Tufts Gallery Home
MFA Thesis Exhibition
Overlap
visit www.overlap2005.com
December 1 - 18 , 2005
Tisch and Koppelman Galleries


This exhibition is the first of four in an ongoing series of MFA thesis exhibitions shown annually at the Tufts University Art Gallery as part of the joint graduate degree program of Tufts University and the School of the Museum of Fine Arts, Boston.

About the artists:
STACEY BOUGHRUM
I am consumed by the concepts of home and family (social constructs built from ideologies and discourses, culturally and psychologically situated). I am specifically interested in their promise of security as well as their ability to position identity, status and class. In this work, by attempting to draw an intersection between these parallel structures and through questioning the construction and function of drawing, I hope to expose the arbitrariness of the mark-making process as well as critique the illusion, promise and failure of the American domestic structure.
Plot Line, 2005, 30 x 30 inches, gouache, acrylic, pen, pencil

 

RIA BRODELL
I suppose I am an explorer, of sorts, an observer and a documenter. I must say that I'm particularly interested in the physical characteristics and appearance of the animals or 'creatures' that I have discovered more so than their habitats.
Through my observation, I have been able to gather basic information about their behaviors, though many remain a mystery to me. For instance, I have observed that the tiny Submarine always accompanies the Whale. It seems to be a symbiotic relationship. What I have named the Clumps and the Sodmonsters, appear to be always at odds, in a constant state of war. While, the Birdmen, though never far from the flock, seem to be extremely intelligent. The sculptures and the drawings that I create are an attempt to represent these animals to the best of my ability in situations in which I have encountered or imagined them.
The Whale and His Friend the Submarine Take a Journey, 2005
8 x 11 inches, acrylic and pencil on paper

 

AMANDA FIEDLER
As a system of language, fashion operates in a multifaceted way, forming a complex relationship between clothing and body. In my work, I combine, mix up, remix, and spit back out the signs and codes of my own life and of my own clothes. I search for strategies to successfully displace clothes and what they signify, to create something that is more personally relevant, to break through the categories to which certain pieces of clothing are so often associated, and thereby question the necessity of those categories.
Sporty Spice, 2004, 6 x 6 inches, soccer shorts, underwear, fake fur, gold thread

   

KELLY ANONA KERRIGAN
The portraits in this work depict each of the artists showing in this thesis exhibition. For each, I have constructed and dressed them in fragments of clothing taken from the history of art and particularly portraiture. By assigning an item to each person, I am questioning identities and the power of outside objects to alter images and self-presentation. These particular objects refer to the efforts of my colleagues and myself to locate ourselves within the lineage of an art practice.
Daniela the Third, 2005, 72 x 48 inches, oil and charcoal on canvas
   

BRAD NELSON
Notes Towards A Spiral Binding
This is an inquiry into the elusive realm of ‘understanding’ and the thinly disguised veils that limit knowledge. The works for this show function as objects that have the potential to support and nourish ideologies based on surface appearance. These structures, made of foam insulation board, paper, and canvas are all painted with a thin layer of oil paint that is an identifiable skin. Faith is invested in these realities that delicately exist as empty promises. At first glance they are able to support the weight of their implied function, but upon investigating their properties these default notions crumble and fall flat.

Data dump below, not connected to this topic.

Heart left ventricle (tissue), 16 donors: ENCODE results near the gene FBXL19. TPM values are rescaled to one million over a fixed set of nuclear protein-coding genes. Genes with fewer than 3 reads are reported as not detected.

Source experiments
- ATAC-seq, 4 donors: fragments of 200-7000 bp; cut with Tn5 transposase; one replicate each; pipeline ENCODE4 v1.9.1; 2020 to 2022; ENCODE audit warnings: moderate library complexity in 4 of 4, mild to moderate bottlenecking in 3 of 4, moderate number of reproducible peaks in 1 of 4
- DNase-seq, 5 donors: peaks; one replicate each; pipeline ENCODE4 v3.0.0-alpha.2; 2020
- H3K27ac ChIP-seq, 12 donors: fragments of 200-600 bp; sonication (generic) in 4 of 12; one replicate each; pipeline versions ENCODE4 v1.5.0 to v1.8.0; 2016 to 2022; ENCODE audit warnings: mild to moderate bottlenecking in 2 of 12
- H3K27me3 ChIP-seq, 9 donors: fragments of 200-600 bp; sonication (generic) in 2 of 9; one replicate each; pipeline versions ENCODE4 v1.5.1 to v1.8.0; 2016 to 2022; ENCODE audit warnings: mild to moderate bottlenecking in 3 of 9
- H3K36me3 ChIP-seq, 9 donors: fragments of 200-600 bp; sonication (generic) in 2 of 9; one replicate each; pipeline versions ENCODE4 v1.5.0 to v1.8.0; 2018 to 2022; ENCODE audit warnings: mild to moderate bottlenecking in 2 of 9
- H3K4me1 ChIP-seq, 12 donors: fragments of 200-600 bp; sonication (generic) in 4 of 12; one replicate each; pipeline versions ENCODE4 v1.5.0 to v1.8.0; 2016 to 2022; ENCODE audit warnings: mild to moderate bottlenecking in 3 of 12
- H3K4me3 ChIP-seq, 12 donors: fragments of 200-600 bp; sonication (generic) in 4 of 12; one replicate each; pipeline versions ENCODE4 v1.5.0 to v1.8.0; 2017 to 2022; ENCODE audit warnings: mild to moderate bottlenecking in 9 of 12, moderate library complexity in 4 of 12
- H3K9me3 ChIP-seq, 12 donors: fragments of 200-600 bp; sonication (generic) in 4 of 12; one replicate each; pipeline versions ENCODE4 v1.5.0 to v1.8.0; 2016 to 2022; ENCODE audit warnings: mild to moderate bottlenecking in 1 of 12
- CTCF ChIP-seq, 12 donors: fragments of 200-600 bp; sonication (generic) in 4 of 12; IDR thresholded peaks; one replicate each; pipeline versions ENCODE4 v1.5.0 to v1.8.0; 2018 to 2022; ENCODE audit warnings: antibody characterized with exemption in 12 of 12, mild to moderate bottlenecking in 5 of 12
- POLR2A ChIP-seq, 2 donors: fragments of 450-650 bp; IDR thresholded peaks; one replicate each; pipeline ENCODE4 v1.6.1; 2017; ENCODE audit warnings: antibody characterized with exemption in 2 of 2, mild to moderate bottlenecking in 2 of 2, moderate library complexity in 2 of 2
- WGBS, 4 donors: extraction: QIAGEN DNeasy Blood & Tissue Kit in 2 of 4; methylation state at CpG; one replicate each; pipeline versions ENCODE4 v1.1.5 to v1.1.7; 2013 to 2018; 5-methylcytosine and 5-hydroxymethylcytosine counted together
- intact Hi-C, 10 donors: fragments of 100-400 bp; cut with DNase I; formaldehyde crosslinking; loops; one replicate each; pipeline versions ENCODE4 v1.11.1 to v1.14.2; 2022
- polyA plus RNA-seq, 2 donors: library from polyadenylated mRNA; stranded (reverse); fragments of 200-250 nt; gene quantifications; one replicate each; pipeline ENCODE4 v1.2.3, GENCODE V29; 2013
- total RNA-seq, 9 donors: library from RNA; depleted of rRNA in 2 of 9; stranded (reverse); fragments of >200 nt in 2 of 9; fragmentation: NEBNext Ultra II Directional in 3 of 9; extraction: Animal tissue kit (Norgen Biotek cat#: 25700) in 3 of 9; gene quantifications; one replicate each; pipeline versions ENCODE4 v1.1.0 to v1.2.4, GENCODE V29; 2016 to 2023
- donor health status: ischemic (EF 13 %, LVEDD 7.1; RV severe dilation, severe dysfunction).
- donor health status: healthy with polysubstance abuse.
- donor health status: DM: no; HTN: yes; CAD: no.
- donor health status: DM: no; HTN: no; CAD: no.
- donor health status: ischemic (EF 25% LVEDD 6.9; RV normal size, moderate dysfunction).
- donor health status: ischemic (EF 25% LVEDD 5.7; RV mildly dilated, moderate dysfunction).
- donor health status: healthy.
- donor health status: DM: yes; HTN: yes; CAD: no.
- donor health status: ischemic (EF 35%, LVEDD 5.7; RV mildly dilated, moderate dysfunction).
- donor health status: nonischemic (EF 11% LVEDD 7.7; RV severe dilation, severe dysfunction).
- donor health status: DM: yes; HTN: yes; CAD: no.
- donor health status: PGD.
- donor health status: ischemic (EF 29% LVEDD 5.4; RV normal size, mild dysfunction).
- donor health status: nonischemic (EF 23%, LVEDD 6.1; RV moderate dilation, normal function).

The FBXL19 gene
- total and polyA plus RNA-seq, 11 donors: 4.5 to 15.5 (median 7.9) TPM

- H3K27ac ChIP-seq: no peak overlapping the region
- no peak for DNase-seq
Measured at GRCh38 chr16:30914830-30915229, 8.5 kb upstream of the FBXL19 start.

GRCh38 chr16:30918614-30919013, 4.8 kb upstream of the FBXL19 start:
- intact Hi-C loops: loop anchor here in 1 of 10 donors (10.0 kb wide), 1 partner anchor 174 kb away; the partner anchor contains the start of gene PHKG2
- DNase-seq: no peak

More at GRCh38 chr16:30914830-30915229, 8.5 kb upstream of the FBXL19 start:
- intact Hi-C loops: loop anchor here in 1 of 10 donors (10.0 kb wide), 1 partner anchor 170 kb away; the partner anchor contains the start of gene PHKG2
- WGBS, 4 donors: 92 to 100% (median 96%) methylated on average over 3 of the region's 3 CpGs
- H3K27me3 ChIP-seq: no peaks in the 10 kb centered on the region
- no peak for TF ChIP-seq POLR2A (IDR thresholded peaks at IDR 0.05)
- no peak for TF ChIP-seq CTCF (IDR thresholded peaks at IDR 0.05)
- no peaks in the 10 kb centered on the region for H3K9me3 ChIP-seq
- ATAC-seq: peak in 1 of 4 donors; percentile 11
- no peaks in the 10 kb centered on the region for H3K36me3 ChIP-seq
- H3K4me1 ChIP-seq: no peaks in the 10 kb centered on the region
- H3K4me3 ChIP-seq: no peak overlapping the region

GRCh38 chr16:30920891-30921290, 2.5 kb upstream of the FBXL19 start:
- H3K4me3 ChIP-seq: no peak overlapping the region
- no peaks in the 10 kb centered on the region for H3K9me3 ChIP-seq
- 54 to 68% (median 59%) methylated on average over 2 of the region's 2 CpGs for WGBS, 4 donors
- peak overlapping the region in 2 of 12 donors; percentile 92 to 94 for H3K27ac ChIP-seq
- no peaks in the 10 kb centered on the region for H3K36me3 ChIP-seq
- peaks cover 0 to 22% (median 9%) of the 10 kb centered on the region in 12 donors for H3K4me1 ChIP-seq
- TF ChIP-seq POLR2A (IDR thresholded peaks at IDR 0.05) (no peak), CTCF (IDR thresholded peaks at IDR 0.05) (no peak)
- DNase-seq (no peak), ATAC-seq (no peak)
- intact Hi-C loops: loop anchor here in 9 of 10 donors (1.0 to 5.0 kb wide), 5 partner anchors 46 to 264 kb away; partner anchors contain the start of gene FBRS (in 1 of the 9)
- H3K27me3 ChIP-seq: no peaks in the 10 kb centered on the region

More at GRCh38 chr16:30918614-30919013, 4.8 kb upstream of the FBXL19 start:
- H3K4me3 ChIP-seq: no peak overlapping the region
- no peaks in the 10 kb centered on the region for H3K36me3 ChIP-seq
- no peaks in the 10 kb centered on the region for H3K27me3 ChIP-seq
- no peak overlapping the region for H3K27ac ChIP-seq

Wooden Chair, 2005, 35 1/2 x 15 1/2 x 15 1/2 foam insulation board and oil paint
   

COURTNEY NIMURA
This body of work is dominated by two themes: a devotion to and admiration of the medium of photography, and an obsession with documentation and chronicling. There is a wide range of subjects, all the products of my visual obsessions with form, light, color, and the photo-specific renderings of these things. These images function as representations of subjects, and of photographic “events”, documentations of that space between the real and the representation. It is in this gap that I find not only the tragedy of photography, but also its most fantastic beauty.
Untitled (Pink Neon), 2004, 30 x 30 inches, c-print
 

DANIELA RIVERA
I've been forever removed from myself, having no sense of location. I am lost in a world of well-defined cultural traditions, ethnic groups and races. Time is spatial within me and I realize that I am both; time and space. In this particular location I am a European, Latino, native South American woman, who ingested/ingests all. I am a space where all historic times exist at once. I am a product of cultural, political, discursive, ethnic and racial anthropophagi.
I recreate utilitarian uses of painting, which alter representational and perceptual planes, to make the painting perform as the space and ask the body, the viewer's and my own, to assume the role of the subject of the painting. Painting becomes a tool for staging generating a physical experience. An excess of pictoric simulation turns into a baroque collapse of the discipline of painting.
Tilted Room, 2005, 8 x 8 x 8 feet, stretchers and oil on canvas